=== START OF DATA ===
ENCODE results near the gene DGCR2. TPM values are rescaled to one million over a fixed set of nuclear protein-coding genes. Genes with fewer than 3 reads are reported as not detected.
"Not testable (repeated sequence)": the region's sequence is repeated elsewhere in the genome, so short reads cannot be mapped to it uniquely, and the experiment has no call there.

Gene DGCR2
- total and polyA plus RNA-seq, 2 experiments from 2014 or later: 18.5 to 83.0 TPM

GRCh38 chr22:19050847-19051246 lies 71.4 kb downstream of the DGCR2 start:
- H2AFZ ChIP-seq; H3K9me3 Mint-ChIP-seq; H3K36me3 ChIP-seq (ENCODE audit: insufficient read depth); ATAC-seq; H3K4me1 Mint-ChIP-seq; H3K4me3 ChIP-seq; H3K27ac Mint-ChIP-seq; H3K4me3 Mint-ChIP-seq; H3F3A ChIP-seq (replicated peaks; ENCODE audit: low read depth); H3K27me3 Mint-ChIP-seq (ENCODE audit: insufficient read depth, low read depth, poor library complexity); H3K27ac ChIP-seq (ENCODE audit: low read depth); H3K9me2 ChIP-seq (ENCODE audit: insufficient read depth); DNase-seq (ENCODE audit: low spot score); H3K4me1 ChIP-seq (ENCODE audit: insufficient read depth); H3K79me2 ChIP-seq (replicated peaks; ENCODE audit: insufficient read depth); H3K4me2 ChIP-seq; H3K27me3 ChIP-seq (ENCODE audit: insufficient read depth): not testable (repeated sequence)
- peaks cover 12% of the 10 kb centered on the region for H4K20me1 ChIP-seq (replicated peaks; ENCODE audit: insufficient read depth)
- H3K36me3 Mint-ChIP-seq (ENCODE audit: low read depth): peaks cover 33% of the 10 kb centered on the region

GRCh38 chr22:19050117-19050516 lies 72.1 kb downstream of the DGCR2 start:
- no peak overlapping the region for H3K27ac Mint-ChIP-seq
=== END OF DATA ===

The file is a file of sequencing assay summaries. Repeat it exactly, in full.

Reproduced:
ENCODE results near the gene DGCR2. TPM values are rescaled to one million over a fixed set of nuclear protein-coding genes. Genes with fewer than 3 reads are reported as not detected.
"Not testable (repeated sequence)": the region's sequence is repeated elsewhere in the genome, so short reads cannot be mapped to it uniquely, and the experiment has no call there.

Gene DGCR2
- total and polyA plus RNA-seq, 2 experiments from 2014 or later: 18.5 to 83.0 TPM

GRCh38 chr22:19050847-19051246 lies 71.4 kb downstream of the DGCR2 start:
- H2AFZ ChIP-seq; H3K9me3 Mint-ChIP-seq; H3K36me3 ChIP-seq (ENCODE audit: insufficient read depth); ATAC-seq; H3K4me1 Mint-ChIP-seq; H3K4me3 ChIP-seq; H3K27ac Mint-ChIP-seq; H3K4me3 Mint-ChIP-seq; H3F3A ChIP-seq (replicated peaks; ENCODE audit: low read depth); H3K27me3 Mint-ChIP-seq (ENCODE audit: insufficient read depth, low read depth, poor library complexity); H3K27ac ChIP-seq (ENCODE audit: low read depth); H3K9me2 ChIP-seq (ENCODE audit: insufficient read depth); DNase-seq (ENCODE audit: low spot score); H3K4me1 ChIP-seq (ENCODE audit: insufficient read depth); H3K79me2 ChIP-seq (replicated peaks; ENCODE audit: insufficient read depth); H3K4me2 ChIP-seq; H3K27me3 ChIP-seq (ENCODE audit: insufficient read depth): not testable (repeated sequence)
- peaks cover 12% of the 10 kb centered on the region for H4K20me1 ChIP-seq (replicated peaks; ENCODE audit: insufficient read depth)
- H3K36me3 Mint-ChIP-seq (ENCODE audit: low read depth): peaks cover 33% of the 10 kb centered on the region

GRCh38 chr22:19050117-19050516 lies 72.1 kb downstream of the DGCR2 start:
- no peak overlapping the region for H3K27ac Mint-ChIP-seq